Architectures for Adaptive Low-Power Embedded Multimedia System
Muhammad Shafique (Universität Karlsruhe, KIT)
The extreme complexity/energy requirements and context-aware processing nature of next generation multimedia applications stimulate the need for adaptive low-power embedded multimedia systems with high-performance. Run-time adaptivity is required to react to the run-time varying scenarios (e.g., quality and performance constraints, available energy, input data). This talk accentuates the basic shortcomings of state-of-the-art and discusses the emerging trend of dynamically reconfigurable processors along with their energy-related issues, i.e., reconfiguration power, leakage power, and lack of efficient energy management features. Afterwards, novel techniques for adaptive energy management at both processor architecture and application architecture levels are introduced that exploit the available potential of energy reduction in adaptive multimedia systems (based on dynamically reconfigurable processors) while meeting the performance/area constraints and keeping the video quality degradation unnoticeable, under run-time varying scenarios. An emphasis is placed on the fact that power-energy reduction needs to be combated at various abstraction levels. At the processor architecture level the novel concept of Selective Instruction Set Muting is introduced that raises the abstraction level of power-shutdown to the custom instruction set level, i.e., an instruction-set oriented shutdown. It thereby enables a far higher potential for leakage energy savings. A run-time adaptive energy management scheme determines an energy-minimizing instruction set and performs the Selective Instruction Set Muting on the temporarily unused instruction set in order to minimize the overall energy. This talk additionally discusses the application-level adaptivity and energy reduction using an advanced video encoder (like H.264/AVC) that incorporates the novel concept of Energy-Quality Classes, video properties dependent adaptive complexity reduction, and an adaptive energy budgeting scheme to realize the adaptive low-power video encoding. Compared to state-of-the-art, the proposed contribution provides significant energy savings. Altogether, the proposed processor and application architectures enable adaptive embedded multimedia systems with low power/energy consumption to provide means for next-generation mobile multimedia applications and emerging multimedia standards.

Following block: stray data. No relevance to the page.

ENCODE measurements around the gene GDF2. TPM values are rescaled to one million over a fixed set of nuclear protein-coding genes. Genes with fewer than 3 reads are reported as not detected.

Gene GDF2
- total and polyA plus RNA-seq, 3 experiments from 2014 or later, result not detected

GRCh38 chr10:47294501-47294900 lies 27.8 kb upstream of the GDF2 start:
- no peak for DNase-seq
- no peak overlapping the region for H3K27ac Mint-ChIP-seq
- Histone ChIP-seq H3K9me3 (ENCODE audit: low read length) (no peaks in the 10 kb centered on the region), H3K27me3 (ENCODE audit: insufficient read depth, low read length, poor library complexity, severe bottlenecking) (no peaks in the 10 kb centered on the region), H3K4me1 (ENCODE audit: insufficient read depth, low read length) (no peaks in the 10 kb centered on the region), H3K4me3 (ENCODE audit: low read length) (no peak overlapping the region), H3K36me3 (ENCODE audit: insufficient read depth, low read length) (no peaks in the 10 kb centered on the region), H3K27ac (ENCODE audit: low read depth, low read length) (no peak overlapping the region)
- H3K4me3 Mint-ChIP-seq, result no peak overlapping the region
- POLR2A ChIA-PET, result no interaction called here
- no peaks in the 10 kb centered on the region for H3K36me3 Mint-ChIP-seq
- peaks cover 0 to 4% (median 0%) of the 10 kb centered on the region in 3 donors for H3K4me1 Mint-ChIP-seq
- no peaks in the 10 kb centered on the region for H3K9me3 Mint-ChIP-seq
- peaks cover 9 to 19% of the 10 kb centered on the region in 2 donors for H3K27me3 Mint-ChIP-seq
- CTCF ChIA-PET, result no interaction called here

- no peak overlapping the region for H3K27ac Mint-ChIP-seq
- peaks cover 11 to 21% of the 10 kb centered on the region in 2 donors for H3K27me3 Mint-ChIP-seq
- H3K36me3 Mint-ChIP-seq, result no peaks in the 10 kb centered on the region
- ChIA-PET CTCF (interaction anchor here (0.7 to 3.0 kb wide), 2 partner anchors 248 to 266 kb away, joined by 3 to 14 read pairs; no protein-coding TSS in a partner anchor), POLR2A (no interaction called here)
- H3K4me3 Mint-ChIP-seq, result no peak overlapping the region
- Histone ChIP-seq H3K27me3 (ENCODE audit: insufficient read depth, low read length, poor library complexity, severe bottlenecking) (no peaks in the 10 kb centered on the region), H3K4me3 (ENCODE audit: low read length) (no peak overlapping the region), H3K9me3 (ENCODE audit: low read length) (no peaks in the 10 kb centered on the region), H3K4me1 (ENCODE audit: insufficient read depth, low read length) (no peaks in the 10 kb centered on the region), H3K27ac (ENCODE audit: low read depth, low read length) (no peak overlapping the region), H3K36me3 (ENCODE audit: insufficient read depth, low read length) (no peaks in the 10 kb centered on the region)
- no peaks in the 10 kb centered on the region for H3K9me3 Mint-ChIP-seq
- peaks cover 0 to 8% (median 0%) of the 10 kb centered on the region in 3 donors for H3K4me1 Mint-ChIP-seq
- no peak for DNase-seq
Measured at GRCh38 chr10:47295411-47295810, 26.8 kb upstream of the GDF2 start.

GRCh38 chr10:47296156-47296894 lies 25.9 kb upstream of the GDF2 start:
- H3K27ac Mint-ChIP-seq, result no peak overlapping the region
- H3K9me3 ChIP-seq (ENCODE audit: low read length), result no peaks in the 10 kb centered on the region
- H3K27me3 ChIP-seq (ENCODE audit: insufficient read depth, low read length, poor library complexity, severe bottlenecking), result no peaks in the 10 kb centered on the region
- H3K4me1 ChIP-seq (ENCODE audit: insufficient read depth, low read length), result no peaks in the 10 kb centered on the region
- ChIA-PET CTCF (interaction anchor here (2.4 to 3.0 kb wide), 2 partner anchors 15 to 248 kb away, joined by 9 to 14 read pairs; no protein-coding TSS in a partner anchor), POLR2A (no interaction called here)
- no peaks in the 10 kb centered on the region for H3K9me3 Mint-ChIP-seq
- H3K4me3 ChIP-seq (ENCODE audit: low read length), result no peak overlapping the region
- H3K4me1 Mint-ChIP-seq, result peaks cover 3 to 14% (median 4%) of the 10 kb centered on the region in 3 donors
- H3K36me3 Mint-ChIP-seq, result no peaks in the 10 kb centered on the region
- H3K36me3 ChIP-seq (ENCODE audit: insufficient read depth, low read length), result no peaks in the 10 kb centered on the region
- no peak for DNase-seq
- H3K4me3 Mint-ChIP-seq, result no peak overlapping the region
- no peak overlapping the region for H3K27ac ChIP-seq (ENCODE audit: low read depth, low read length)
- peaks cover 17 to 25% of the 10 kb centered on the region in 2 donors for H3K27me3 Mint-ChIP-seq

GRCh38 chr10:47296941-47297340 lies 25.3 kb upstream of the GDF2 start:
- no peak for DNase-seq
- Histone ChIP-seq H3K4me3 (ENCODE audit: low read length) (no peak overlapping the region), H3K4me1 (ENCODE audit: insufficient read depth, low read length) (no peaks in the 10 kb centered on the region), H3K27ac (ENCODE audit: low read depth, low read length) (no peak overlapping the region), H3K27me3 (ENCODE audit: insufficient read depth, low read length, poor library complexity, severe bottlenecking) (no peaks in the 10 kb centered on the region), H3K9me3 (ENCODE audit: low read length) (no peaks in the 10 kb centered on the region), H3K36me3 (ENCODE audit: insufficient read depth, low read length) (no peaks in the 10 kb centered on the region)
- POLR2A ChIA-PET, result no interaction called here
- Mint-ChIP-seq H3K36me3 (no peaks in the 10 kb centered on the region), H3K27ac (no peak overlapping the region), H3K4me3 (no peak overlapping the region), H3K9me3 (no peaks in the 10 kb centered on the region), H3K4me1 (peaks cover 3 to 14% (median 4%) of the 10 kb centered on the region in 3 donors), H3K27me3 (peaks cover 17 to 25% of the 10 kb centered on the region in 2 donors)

Muhammad Shafique has a 7+ years' research and development experience in adaptive, low-power, and high-performance embedded multimedia systems in leading industrial and research organizations. He received his B.Sc. Engineering degree with 4 Gold Medals and M.Sc. Information Technology degree with 2 Gold Medals from Pakistan. Since 2006, Mr. Shafique is pursuing his Ph.D. with Prof. Dr. Jörg Henkel, Karlsruhe Institute of Technology (KIT), Germany. His main research interests are extensible processors and reconfigurable computing systems for adaptive low-power embedded multimedia with a focus on concepts that allow systems to dynamically adapt to the run-time changing requirements/situations. Mr. Shafique holds one US patent, DATE'08 Best Paper Award, ICCAD'10 Best Paper Nomination, HiPEAC Paper Award, and Best Master's Thesis Award. He has 20+ research publications in the premier conferences and journals. Mr. Shafique has also served as an external reviewer for various premier conferences and journals (including DAC, ICCAD, DATE, TVLSI, TCSVT, etc.). He is a member of IEEE and ITG/VDE.